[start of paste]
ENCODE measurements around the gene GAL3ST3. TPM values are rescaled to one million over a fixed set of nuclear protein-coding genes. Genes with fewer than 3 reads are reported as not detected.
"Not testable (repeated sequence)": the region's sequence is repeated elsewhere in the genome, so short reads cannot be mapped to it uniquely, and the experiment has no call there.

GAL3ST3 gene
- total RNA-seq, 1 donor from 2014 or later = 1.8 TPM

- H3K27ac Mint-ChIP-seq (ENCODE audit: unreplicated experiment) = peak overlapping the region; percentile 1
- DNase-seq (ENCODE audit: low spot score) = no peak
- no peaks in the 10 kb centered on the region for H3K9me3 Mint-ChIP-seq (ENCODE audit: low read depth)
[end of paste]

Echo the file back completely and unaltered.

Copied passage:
ENCODE measurements around the gene GAL3ST3. TPM values are rescaled to one million over a fixed set of nuclear protein-coding genes. Genes with fewer than 3 reads are reported as not detected.
"Not testable (repeated sequence)": the region's sequence is repeated elsewhere in the genome, so short reads cannot be mapped to it uniquely, and the experiment has no call there.

GAL3ST3 gene
- total RNA-seq, 1 donor from 2014 or later = 1.8 TPM

- H3K27ac Mint-ChIP-seq (ENCODE audit: unreplicated experiment) = peak overlapping the region; percentile 1
- DNase-seq (ENCODE audit: low spot score) = no peak
- no peaks in the 10 kb centered on the region for H3K9me3 Mint-ChIP-seq (ENCODE audit: low read depth)